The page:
ABC News' David Wright, Alyssa Litoff, and Imtiyaz Delawala report: Sarah Palin deviated briefly from her standard stump speech to acknowledge the news from Wall Street today.
"This is an issue of real concern," Palin told thousands gathered in a rodeo ring in Golden, Colo. But, she said, "I'm glad to see the Federal Reserve has said 'no' to using taxpayer money for a bailout."
Palin's remarks echoed McCain's calls to overhaul outdated regulations and bring accountability to the financial markets. Palin accused Wall Street regulators of being "asleep at the switch," and vowed that she and McCain would "put an end to the mismanagement and abuses."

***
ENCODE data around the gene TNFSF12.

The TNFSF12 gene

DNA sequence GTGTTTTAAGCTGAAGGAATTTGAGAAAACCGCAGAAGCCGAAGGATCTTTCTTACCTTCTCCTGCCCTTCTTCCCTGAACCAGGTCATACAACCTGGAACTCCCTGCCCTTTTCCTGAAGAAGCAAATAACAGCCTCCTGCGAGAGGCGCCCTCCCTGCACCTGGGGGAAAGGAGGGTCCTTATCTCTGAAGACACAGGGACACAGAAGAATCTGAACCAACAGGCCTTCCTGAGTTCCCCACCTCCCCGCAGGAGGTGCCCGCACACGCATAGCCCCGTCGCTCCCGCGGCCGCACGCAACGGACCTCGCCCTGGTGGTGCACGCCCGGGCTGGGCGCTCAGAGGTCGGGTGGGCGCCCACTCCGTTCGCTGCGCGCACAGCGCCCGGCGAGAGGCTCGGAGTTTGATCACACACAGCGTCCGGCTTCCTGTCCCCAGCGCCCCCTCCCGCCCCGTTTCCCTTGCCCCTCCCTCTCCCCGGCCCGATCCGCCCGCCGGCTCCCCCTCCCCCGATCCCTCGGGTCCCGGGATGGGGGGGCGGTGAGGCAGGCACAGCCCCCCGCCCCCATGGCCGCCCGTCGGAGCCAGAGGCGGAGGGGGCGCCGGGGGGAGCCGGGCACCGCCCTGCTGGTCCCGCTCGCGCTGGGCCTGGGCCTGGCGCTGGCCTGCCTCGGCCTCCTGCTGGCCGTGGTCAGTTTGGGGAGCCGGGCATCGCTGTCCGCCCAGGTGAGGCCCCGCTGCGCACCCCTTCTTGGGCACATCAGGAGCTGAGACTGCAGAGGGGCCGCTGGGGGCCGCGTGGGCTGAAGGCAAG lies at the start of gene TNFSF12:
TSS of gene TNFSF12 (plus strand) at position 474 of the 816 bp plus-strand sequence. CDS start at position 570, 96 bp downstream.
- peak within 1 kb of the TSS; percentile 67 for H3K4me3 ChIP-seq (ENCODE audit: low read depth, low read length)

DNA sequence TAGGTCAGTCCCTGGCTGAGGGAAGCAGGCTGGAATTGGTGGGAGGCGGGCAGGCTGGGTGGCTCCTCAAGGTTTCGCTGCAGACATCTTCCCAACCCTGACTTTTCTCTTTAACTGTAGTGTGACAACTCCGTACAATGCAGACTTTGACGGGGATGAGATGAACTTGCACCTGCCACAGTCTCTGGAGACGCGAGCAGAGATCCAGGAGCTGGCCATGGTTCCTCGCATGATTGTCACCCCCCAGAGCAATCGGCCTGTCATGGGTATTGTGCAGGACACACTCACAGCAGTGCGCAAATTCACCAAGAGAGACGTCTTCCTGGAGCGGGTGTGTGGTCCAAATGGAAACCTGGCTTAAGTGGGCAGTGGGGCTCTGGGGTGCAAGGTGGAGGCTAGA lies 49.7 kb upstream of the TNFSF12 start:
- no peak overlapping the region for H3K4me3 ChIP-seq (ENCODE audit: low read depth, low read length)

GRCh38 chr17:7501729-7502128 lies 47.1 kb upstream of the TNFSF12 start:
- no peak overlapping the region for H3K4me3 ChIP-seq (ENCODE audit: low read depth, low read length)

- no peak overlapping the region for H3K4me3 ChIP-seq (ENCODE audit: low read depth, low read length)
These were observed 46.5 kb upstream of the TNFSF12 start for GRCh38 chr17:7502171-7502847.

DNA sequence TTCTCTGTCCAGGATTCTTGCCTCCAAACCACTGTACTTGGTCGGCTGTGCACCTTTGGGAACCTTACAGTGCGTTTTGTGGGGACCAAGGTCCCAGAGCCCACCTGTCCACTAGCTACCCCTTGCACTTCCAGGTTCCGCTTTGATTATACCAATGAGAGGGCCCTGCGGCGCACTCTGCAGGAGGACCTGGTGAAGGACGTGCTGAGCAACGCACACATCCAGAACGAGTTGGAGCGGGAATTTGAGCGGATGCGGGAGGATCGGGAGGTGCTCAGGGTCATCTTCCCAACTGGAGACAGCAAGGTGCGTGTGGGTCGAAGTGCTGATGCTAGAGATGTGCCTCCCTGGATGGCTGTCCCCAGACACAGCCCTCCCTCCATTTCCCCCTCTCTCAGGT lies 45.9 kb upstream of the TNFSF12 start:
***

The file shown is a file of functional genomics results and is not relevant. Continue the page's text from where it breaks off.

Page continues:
"We're going to reform the way Wall Street does business and stop the golden parachutes for CEOs who betray the public trust," she said.
This was the first time Palin had mentioned Wall Street in her stump speech. Mostly, she tends to reprise large portions of her nomination speech from the convention. Palin, herself, may not be the most authoritative spokesperson on such issues. In the past, when she ran for Alaska governor, she freely admitted to a reporter that she got a "D" in macroeconomics in college.
McCain has been touting much the same message on the campaign trail today, and the campaign has debuted a new campaign ad titled "Crisis."
What precise reforms would Palin like to make, to better protect U.S. investors? Unfortunately, there's no way of knowing for sure. The candidate is not taking questions from the press.